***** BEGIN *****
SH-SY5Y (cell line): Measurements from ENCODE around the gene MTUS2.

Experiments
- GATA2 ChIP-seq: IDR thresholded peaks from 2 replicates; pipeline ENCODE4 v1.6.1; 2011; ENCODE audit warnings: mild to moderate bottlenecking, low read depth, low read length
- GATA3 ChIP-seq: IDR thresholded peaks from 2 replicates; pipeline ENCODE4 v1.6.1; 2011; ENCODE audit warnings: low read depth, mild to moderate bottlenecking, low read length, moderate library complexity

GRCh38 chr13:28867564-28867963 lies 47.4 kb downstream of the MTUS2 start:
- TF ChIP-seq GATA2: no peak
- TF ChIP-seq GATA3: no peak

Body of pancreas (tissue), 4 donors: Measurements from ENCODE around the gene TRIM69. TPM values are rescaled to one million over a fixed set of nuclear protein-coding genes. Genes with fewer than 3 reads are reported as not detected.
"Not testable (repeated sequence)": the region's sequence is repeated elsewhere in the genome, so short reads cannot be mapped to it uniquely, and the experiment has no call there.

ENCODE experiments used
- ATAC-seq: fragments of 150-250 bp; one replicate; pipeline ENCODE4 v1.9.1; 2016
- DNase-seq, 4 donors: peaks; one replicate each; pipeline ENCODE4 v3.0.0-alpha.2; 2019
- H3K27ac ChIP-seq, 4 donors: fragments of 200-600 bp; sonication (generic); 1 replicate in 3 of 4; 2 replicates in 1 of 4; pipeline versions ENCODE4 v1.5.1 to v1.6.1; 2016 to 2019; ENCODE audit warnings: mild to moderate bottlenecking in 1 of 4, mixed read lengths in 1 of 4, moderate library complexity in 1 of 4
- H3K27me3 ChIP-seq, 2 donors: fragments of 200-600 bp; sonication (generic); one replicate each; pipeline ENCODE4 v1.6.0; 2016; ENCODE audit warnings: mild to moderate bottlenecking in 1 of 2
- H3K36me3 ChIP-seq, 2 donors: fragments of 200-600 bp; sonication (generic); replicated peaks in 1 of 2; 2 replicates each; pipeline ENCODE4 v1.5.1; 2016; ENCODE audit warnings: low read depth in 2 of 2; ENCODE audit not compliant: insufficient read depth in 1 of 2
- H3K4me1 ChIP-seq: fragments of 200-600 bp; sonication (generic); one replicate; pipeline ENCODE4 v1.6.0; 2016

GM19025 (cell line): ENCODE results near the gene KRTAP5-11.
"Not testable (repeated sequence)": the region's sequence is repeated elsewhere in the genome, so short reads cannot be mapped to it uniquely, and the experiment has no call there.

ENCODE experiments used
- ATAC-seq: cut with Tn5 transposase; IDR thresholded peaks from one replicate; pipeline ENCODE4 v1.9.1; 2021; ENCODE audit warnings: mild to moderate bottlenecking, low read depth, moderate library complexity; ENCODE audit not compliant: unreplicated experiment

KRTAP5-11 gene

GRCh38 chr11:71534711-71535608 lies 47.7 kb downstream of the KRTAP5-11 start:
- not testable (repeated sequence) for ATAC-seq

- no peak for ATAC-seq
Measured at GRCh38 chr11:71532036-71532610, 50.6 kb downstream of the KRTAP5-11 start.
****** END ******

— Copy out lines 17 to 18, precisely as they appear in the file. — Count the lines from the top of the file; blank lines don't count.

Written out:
GM19025 (cell line): ENCODE results near the gene KRTAP5-11.
"Not testable (repeated sequence)": the region's sequence is repeated elsewhere in the genome, so short reads cannot be mapped to it uniquely, and the experiment has no call there.